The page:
But our food preferences don’t just come from our genes. We know that babies in the uterus will ‘breathe’ amniotic fluid – and that newborns prefer the taste and smell of compounds that their mothers ate a lot of in pregnancy.
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Asked by: Kamila Magmedova, aged 14
Genes can influence whether you can taste the bitter compound phenylthiocarbamide or not (about 30 per cent of Europeans have the variation of the taste receptor gene TAS2R38 that makes them ‘taste blind’ to this cabbage flavour). Even the extent to which your brain’s reward centres respond to bacon could come down to DNA (blame your variant of CNTN5 if you’re addicted to this meaty treat).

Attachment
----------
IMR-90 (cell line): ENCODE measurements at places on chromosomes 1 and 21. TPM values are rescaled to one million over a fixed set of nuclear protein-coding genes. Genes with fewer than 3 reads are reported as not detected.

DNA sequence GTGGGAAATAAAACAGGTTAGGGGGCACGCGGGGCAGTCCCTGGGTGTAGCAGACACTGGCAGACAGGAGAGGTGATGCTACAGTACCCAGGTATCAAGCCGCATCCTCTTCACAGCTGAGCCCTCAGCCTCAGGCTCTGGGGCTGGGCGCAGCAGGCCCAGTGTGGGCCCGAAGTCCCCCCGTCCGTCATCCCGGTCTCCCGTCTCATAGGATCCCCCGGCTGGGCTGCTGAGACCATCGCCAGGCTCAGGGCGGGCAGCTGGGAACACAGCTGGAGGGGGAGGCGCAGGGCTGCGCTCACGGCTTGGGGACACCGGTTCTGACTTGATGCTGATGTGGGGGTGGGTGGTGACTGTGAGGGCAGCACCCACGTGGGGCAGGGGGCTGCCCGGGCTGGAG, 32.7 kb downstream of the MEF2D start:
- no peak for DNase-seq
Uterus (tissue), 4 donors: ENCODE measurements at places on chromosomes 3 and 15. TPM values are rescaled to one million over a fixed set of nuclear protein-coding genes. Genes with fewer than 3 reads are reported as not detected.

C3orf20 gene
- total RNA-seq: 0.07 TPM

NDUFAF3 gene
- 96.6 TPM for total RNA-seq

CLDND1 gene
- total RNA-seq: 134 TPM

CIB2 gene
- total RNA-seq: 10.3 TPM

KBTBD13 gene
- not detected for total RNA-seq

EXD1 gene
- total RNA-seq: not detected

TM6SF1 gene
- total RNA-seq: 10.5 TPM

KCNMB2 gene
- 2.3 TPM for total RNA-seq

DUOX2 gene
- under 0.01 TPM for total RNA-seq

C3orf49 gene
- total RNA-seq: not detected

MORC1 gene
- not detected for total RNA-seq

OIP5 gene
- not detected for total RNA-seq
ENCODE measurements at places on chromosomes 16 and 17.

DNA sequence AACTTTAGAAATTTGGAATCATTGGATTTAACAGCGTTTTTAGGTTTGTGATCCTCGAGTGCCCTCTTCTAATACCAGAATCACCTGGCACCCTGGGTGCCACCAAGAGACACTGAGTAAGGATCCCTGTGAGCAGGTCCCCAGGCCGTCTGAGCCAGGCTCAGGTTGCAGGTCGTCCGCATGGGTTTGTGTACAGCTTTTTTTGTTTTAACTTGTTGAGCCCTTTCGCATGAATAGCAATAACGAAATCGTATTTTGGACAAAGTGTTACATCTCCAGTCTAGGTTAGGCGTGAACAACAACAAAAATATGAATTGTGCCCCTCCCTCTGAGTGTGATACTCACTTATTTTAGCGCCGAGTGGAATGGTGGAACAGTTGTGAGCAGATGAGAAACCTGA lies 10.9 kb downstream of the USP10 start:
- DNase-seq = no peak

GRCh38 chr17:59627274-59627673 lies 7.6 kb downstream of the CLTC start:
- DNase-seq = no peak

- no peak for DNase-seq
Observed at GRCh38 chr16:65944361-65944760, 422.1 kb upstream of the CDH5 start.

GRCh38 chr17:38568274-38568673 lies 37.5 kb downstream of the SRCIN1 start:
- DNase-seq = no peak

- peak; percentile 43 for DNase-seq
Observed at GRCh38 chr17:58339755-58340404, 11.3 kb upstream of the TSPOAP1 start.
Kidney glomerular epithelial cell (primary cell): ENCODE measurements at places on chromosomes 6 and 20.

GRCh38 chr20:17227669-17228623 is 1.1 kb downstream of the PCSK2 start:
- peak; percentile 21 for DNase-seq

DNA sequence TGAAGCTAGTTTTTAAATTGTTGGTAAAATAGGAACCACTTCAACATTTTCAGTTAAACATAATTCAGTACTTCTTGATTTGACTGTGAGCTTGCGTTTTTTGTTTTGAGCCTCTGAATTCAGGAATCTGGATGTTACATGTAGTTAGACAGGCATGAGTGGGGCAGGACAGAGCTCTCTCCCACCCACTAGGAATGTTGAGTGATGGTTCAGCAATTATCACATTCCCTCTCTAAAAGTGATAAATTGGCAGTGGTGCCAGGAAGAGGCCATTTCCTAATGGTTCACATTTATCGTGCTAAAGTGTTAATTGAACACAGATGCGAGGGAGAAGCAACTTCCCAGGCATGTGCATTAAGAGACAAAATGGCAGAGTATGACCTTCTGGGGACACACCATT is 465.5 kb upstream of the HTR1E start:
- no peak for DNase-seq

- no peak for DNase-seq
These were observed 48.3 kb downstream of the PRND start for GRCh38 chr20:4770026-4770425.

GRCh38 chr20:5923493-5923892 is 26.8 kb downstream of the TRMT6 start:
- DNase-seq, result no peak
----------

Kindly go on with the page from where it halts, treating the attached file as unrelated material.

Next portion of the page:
And even though we’re all genetically predisposed to be suspicious of bitter compounds – they’re usually toxic to humans – most of us learn to tolerate, or even love, bitter things like coffee, chocolate or alcohol once we’ve discovered their fringe benefits. So your genes may have a lot of influence but they’re far from the whole story.